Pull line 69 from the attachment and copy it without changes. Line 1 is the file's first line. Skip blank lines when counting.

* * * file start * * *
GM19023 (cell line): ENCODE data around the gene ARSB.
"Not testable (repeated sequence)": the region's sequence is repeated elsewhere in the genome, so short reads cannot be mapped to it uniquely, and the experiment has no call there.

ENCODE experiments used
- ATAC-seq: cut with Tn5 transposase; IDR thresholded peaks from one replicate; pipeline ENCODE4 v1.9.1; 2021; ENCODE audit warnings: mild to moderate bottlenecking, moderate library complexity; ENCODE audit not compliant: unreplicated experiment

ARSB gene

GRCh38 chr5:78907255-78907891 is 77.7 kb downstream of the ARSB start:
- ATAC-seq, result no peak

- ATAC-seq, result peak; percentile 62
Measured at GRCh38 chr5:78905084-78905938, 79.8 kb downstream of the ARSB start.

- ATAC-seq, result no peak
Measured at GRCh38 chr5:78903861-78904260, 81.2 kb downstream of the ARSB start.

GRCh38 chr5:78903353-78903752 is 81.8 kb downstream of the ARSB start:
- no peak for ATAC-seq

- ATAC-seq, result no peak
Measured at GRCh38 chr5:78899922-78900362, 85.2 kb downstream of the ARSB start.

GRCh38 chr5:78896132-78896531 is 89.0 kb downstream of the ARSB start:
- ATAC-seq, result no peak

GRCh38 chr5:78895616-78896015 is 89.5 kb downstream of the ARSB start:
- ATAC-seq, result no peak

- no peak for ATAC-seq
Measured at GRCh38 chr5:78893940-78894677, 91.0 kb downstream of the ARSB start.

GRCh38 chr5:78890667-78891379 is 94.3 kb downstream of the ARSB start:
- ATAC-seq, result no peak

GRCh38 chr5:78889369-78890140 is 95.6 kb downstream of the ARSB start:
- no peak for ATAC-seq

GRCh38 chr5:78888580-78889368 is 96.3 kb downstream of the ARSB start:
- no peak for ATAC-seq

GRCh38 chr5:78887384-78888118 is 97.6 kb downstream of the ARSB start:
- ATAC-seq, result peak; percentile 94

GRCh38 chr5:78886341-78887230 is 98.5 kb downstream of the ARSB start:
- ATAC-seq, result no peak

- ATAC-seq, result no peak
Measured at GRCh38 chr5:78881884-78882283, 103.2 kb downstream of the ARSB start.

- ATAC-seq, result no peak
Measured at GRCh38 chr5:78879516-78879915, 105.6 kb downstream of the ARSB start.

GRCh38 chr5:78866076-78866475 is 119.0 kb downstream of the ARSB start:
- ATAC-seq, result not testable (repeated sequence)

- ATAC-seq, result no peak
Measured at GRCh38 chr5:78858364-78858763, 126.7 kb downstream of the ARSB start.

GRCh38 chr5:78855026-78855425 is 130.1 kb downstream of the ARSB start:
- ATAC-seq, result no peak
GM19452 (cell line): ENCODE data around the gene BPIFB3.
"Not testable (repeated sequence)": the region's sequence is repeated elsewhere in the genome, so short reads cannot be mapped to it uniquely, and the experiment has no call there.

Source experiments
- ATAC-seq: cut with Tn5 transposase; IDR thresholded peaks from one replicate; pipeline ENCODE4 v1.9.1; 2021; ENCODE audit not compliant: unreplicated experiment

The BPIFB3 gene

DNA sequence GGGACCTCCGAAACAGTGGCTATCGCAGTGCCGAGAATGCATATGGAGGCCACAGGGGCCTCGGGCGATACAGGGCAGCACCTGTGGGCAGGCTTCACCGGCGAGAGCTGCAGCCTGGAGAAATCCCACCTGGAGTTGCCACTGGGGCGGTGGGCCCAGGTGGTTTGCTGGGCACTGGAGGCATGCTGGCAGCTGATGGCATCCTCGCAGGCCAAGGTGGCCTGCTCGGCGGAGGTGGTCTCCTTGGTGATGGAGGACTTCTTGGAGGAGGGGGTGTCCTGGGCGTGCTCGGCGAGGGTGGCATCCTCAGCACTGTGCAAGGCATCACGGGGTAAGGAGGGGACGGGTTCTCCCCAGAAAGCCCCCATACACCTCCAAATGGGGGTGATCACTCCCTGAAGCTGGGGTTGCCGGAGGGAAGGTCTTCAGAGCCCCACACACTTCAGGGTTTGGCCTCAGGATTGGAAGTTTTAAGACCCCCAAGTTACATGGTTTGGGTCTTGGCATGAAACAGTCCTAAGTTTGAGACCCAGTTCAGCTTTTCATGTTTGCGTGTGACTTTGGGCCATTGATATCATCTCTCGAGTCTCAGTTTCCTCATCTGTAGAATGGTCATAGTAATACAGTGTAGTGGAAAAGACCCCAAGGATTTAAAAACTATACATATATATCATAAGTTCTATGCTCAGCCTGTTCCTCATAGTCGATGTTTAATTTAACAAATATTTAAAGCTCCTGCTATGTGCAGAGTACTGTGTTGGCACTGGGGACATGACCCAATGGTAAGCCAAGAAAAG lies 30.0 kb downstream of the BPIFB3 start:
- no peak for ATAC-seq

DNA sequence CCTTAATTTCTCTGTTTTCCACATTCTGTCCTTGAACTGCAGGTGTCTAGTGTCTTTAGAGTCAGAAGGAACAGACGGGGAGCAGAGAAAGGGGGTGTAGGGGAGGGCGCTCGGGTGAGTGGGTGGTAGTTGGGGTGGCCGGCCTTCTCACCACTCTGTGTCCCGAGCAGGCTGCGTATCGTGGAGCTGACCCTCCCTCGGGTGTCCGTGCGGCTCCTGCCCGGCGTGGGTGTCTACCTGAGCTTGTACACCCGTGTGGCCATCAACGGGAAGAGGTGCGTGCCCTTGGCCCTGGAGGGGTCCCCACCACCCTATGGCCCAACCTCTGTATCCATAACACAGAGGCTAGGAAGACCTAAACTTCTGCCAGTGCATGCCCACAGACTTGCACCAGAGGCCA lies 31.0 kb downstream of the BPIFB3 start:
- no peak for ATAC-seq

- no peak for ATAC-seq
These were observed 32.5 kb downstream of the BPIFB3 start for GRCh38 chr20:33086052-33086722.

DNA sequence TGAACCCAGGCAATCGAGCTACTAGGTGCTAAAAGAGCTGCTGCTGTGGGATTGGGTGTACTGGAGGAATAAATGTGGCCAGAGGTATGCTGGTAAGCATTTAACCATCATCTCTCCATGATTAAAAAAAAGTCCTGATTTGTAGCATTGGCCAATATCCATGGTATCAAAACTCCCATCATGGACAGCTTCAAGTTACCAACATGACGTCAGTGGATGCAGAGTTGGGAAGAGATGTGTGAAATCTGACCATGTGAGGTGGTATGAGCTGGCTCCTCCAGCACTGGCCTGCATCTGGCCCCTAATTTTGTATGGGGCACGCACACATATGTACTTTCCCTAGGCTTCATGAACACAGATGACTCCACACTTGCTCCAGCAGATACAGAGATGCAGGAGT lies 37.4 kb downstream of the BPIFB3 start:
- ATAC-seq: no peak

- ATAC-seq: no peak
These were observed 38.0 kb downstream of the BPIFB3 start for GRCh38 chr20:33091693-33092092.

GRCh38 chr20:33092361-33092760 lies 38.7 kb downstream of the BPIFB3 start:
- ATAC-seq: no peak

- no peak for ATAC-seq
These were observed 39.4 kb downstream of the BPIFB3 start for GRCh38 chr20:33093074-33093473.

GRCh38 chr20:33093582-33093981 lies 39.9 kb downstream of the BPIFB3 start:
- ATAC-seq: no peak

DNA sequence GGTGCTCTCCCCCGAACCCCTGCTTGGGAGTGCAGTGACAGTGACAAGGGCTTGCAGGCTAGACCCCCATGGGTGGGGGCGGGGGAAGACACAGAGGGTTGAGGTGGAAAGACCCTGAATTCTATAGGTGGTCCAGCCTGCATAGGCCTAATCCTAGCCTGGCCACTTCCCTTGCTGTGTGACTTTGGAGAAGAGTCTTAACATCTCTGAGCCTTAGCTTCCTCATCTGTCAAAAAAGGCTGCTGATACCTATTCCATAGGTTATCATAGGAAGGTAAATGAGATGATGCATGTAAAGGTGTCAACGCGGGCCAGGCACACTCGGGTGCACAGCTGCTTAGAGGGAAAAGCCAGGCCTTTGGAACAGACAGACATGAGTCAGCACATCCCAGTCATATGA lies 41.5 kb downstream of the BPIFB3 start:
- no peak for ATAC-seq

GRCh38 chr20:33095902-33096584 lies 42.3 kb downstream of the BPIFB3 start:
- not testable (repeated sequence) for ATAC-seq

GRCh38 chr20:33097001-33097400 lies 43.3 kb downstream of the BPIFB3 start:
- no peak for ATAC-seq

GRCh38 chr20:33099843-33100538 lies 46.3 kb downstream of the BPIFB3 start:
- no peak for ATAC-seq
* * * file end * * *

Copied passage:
GRCh38 chr20:33099843-33100538 lies 46.3 kb downstream of the BPIFB3 start: